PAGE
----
Sunday, September 15, 2013

God wants you!

May my words be in the name of the Holy & Undivided Trinity: Father, Son, & Holy Spirit. Amen.

There is a theme running through all of our readings from sacred scripture today – and that theme is the lengths that God will go to correct his children when they stray from his ways and bring them back to him.

The prophet Jeremiah is typically blunt: the people are skilled at doing evil, but they do not know how to do good. God will bring desolation upon the land, but he will not annihilate it. The people will be punished for their transgressions, but God will not destroy them utterly, because, as always, his purposed is to correct his wayward children.

The Apostle St Paul tells his personal story of the terrible things he did oppressing those who had faith in Christ. Yet for all the evil things that he did, God was merciful and brought him to faith. We all know the story of how that happened – Paul had the original 'road to Damascus moment', one that left him blind for many days. But out of that suffering came an even greater faith in God, and the most memorable ministries of the early Church.

And then there is our Gospel reading – first the parable of the lost sheep, and then the parable of the lost coin. In each, of course, what is missing represents those people who have lost their way in this life, and strayed from the path that God has laid before them, the path he has laid before us all. And the searcher represents God, and the painstaking lengths he will go to find the one who is lost.

Consider the lost coin. The lamp is lit, every corner of the house – the house representing the world – is swept. And note well when the sweeping stops: only when the coin is found. The implication being that the search will go on and on and on until what is lost is found. And we are told how precious what is lost is to the seeker, not only from the endless effort that goes into the search, but also the great joy that results when it is finally found.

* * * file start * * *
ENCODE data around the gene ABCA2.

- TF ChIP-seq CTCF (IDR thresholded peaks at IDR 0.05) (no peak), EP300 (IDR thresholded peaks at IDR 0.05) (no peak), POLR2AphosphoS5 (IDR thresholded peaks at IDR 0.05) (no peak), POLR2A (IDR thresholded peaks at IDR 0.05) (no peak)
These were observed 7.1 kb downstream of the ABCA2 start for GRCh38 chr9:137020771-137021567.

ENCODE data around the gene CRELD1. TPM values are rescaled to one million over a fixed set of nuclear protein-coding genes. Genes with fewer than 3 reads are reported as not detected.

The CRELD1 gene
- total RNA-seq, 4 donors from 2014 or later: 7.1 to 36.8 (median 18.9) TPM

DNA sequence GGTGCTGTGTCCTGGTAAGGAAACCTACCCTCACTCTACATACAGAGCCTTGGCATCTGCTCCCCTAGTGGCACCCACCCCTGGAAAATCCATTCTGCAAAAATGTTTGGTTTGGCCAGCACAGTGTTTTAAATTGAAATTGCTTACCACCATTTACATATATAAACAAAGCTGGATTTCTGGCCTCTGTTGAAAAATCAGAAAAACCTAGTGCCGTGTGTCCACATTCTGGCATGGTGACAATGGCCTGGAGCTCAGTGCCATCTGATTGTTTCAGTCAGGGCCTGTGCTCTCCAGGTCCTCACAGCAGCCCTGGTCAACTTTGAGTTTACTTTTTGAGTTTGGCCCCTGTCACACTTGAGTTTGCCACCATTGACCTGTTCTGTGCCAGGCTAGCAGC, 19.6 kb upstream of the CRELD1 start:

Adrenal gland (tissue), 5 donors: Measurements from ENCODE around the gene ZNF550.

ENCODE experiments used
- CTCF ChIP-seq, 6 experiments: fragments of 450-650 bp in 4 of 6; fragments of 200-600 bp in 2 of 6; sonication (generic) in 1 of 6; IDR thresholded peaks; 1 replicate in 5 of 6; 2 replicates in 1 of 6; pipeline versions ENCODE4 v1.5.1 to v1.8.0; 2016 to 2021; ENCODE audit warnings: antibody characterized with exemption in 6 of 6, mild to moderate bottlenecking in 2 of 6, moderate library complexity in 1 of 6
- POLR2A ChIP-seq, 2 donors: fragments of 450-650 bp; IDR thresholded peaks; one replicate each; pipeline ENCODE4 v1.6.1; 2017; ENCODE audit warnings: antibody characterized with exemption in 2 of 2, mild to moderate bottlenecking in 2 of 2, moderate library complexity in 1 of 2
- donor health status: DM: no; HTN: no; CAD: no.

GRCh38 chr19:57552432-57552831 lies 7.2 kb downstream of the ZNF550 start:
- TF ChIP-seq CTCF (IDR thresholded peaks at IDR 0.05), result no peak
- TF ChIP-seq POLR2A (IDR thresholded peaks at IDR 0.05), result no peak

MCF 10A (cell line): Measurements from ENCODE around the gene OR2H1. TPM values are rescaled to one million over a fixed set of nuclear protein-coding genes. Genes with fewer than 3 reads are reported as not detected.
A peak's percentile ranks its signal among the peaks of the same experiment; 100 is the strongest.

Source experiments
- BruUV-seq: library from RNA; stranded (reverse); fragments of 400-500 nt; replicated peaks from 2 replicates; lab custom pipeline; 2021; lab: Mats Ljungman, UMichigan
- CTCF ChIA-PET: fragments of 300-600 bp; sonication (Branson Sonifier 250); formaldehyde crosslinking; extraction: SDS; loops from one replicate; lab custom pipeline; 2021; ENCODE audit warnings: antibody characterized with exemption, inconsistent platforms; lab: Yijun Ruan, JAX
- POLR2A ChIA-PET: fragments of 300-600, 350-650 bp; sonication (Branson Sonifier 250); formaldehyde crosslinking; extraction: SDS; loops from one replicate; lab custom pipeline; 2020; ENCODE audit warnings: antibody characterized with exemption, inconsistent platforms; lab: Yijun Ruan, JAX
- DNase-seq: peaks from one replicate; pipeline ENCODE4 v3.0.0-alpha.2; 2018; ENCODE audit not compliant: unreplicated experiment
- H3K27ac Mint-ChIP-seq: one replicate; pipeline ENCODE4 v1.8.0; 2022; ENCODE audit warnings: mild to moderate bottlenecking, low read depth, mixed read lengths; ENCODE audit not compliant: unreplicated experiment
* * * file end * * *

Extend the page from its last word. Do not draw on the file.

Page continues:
It is the same with the lost sheep. The shepherd leaves behind the rest of the flock and goes out into the wilderness to search – indicating again how precious that what is lost is – for if it were not, the shepherd would not risk leaving the rest unattended, nor brave the dangers of the wilderness. Again the search continues until what is lost is found. And again the joy is great when the lost sheep finally is returned to the fold.

There is something else these readings have in common too: in all of them the initiative comes from God. The Israelites do not ask God to send them his prophet – indeed, as we know from scripture, they treated Jeremiah very badly for speaking the word of God. He was beaten, imprisoned, thrown down a well, threatened with death.
And neither did St Paul ask for what happened to him. He had no interest in having his eyes opened to the truth of the Gospel message. Indeed, he already thought he was doing God's work by persecuting the Christians. 

And certainly in our parables, it is God, the one who seeks, who initiates action; indeed, Christ has chosen in his parables a coin and a sheep, both of which are incapable of asking for help, of asking to be found, to represent poor sinners like us.

And despite the fact that no one asks him to seek them out and bring them back to his ways, God does anyway. Why – because it is who he is; he is love; the creator who made his creatures to be with him; he will not simply create us and then abandon us to go our own way; for if he did that, we would surely be lost; and to be lost is to loose forever all hope of eternal life. 

He doesn't wait for us to cry out for help before he offers it; and he doesn't ask our permission before he offers us eternal life. Because he loves us and wants only the best for us, the joy of being with him in heaven for all eternity. Even with all the help he offers, we may still lose out on it; but if we do, it will not be because he did not give us every chance, every help, every grace that would help us attain it. If we fail to attain heaven at the last, it is not because he did not seek us out; but because we refused to be found.

He sought, unasked, to bring the Israelites of ancient times back to him through the word of his prophets; he sought, unasked, to bring Paul and the people of those days back to him through the sending of his Son; and he seeks, unasked, to bring us and all others to return to him through the grace he bestows upon us, through the Church his Son gave us, and through his Holy Spirit which he promised and sent to guide us. My only prayer is that we will let ourselves be found. I hope it is your prayer also. Amen.

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